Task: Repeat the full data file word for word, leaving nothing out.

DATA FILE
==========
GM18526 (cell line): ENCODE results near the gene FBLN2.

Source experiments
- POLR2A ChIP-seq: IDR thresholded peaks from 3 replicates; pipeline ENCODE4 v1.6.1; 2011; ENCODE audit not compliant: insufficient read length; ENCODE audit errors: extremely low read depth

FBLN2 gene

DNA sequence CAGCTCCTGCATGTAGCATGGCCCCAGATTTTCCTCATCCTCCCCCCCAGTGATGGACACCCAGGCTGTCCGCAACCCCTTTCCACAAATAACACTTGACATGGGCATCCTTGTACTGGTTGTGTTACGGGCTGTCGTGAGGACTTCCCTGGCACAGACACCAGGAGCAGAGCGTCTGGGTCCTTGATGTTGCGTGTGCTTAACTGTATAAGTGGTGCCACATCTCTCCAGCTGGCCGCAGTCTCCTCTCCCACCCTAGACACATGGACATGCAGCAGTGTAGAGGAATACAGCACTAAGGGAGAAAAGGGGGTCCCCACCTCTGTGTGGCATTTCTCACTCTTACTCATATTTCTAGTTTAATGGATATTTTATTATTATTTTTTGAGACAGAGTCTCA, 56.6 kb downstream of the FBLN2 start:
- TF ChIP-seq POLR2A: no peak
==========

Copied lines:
GM18526 (cell line): ENCODE results near the gene FBLN2.

Source experiments
- POLR2A ChIP-seq: IDR thresholded peaks from 3 replicates; pipeline ENCODE4 v1.6.1; 2011; ENCODE audit not compliant: insufficient read length; ENCODE audit errors: extremely low read depth

FBLN2 gene

DNA sequence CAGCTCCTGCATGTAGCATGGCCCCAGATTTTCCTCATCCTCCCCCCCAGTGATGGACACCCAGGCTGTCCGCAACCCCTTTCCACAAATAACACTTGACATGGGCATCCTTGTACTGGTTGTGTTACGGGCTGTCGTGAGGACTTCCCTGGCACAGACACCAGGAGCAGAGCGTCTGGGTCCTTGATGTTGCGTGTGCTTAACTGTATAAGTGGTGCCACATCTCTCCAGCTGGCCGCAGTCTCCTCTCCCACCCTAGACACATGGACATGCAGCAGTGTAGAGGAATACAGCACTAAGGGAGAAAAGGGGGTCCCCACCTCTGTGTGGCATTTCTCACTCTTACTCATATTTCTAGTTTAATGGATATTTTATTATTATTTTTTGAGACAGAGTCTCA, 56.6 kb downstream of the FBLN2 start:
- TF ChIP-seq POLR2A: no peak